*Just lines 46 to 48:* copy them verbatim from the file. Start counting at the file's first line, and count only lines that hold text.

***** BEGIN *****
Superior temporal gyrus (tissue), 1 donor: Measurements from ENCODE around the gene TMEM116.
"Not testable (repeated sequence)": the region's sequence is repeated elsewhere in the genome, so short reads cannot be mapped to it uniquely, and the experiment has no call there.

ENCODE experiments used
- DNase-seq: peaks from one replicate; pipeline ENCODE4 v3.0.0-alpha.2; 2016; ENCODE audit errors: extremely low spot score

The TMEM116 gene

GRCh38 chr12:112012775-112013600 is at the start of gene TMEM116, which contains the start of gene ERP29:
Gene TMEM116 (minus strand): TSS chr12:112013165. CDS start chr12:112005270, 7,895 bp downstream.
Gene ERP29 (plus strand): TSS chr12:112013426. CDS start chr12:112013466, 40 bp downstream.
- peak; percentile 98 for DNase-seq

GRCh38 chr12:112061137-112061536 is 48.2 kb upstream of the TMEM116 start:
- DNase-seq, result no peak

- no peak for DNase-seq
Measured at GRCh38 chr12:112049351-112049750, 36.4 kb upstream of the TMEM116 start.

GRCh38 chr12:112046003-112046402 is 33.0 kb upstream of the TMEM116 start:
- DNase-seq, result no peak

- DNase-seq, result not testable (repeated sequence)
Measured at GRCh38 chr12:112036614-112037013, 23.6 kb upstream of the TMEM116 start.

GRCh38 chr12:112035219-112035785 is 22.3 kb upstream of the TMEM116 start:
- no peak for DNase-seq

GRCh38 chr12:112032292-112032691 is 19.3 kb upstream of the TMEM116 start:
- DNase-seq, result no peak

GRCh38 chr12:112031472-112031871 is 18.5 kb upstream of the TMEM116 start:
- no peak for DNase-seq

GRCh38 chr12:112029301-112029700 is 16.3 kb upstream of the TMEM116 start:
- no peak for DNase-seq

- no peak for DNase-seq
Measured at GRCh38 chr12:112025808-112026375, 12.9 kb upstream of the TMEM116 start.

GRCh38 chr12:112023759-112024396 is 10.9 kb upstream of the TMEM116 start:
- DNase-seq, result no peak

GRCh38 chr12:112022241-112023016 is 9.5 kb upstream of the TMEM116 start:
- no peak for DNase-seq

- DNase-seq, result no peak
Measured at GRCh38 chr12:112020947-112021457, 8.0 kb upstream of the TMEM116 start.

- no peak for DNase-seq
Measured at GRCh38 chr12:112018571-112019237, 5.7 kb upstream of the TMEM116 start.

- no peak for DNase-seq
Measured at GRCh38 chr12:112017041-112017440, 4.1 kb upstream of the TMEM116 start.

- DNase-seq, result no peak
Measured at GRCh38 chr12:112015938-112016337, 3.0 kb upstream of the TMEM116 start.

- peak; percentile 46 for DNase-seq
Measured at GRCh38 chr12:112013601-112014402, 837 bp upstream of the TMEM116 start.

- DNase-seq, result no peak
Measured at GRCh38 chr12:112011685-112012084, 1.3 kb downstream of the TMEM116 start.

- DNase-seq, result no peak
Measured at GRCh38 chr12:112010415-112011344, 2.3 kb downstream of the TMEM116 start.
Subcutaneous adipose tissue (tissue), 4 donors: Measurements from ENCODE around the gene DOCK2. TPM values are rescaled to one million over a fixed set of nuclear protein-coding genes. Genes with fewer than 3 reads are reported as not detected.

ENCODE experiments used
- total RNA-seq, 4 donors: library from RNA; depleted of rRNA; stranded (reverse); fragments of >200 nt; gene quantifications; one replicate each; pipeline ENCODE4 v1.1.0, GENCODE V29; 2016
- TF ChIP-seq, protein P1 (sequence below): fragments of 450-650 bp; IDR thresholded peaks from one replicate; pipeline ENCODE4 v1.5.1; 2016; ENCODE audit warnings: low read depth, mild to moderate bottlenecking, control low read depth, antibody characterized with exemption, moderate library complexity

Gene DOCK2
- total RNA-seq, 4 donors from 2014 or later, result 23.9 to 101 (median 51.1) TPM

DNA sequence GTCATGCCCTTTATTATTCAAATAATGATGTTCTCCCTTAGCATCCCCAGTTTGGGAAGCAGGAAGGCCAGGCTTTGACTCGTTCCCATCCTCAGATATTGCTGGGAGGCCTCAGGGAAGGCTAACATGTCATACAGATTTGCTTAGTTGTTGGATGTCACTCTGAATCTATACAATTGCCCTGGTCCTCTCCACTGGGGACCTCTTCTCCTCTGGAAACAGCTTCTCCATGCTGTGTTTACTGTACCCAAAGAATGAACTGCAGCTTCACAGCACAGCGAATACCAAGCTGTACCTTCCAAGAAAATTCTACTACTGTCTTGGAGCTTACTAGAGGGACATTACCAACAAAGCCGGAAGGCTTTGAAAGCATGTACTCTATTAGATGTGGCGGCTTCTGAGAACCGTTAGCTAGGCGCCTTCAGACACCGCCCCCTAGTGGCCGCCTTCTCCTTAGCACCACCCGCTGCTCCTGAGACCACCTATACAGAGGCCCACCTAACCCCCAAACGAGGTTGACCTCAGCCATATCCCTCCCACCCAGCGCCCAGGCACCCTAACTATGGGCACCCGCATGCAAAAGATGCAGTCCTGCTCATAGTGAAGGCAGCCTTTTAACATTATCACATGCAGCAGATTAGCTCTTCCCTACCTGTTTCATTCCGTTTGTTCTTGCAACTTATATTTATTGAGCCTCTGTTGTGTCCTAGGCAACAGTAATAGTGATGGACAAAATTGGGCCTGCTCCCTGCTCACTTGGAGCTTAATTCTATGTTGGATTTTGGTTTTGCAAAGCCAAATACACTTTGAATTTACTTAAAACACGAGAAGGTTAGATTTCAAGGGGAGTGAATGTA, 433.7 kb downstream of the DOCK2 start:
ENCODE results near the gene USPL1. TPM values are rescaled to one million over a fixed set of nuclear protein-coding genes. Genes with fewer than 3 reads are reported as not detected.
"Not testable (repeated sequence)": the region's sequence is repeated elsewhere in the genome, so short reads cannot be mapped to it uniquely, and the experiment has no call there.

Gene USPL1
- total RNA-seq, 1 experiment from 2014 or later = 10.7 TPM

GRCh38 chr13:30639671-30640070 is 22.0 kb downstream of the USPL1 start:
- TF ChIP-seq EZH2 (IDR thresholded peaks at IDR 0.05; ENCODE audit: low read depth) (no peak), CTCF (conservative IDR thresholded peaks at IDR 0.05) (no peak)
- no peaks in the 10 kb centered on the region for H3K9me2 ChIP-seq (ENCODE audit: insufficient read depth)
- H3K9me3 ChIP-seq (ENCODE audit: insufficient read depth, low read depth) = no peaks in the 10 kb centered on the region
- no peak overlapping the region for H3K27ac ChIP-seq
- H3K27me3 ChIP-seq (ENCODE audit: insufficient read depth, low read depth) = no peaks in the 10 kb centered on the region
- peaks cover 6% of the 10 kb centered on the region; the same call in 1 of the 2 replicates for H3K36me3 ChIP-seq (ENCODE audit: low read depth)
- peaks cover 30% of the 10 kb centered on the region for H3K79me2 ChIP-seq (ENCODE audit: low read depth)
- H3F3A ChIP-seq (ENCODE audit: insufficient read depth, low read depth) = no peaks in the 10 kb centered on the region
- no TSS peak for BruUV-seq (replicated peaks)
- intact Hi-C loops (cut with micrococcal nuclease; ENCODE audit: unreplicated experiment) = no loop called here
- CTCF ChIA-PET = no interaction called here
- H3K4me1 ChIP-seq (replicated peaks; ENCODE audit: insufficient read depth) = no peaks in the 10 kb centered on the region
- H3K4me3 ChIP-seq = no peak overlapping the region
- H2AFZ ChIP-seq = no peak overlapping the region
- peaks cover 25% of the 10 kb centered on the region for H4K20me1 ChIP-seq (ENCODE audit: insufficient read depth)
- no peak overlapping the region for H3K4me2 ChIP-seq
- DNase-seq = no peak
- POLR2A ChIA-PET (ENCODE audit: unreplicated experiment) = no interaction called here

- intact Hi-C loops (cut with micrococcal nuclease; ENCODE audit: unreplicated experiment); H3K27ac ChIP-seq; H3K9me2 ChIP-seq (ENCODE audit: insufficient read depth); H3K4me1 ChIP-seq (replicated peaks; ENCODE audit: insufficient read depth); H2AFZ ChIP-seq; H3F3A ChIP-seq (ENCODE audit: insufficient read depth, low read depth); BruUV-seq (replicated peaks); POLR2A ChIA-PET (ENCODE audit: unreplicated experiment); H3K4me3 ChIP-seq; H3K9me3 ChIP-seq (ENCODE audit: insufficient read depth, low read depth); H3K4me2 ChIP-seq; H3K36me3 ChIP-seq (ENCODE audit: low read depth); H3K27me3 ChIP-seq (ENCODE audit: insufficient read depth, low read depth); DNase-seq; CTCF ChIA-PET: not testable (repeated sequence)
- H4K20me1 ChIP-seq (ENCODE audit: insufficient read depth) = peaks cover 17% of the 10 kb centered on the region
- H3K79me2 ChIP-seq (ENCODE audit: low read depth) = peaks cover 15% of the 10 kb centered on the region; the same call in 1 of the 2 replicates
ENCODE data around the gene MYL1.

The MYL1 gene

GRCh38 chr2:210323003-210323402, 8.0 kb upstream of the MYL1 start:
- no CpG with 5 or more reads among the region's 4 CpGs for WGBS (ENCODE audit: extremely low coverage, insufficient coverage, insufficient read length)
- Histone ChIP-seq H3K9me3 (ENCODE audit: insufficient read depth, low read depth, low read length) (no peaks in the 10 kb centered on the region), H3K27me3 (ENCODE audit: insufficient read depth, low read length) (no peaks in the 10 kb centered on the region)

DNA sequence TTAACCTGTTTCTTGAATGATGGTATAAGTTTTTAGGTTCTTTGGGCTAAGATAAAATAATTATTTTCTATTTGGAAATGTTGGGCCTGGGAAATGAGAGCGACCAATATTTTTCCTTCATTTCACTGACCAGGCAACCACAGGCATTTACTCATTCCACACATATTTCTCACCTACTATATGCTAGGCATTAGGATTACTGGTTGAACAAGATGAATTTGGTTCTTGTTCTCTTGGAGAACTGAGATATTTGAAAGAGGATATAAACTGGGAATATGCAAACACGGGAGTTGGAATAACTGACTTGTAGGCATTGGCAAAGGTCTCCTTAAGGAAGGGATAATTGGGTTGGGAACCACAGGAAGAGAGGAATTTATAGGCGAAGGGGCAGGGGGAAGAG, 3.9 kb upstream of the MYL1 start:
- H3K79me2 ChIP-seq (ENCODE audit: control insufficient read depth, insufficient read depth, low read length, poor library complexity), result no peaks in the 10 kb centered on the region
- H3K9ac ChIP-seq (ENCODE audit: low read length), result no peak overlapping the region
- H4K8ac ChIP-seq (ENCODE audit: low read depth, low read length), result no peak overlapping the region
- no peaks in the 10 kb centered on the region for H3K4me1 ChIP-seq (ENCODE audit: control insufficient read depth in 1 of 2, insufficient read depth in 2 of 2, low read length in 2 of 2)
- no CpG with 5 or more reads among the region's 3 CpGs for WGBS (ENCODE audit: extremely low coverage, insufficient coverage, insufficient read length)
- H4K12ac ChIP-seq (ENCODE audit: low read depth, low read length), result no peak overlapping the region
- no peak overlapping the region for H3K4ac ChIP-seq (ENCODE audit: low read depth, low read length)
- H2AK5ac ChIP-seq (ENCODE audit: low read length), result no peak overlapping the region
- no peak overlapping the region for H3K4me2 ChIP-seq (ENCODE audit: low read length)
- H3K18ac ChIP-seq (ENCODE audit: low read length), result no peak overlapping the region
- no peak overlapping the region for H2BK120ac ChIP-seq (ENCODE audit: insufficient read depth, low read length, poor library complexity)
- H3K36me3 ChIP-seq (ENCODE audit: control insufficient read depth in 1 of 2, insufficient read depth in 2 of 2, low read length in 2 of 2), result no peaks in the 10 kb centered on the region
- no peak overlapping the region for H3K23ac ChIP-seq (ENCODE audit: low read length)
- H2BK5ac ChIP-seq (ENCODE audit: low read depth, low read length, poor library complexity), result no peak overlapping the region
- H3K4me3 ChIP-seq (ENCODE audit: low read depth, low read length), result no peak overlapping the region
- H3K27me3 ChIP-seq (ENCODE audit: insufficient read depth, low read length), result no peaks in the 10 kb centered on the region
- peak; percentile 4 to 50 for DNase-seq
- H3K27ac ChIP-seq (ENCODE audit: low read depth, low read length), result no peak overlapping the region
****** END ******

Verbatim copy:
Subcutaneous adipose tissue (tissue), 4 donors: Measurements from ENCODE around the gene DOCK2. TPM values are rescaled to one million over a fixed set of nuclear protein-coding genes. Genes with fewer than 3 reads are reported as not detected.

ENCODE experiments used
- total RNA-seq, 4 donors: library from RNA; depleted of rRNA; stranded (reverse); fragments of >200 nt; gene quantifications; one replicate each; pipeline ENCODE4 v1.1.0, GENCODE V29; 2016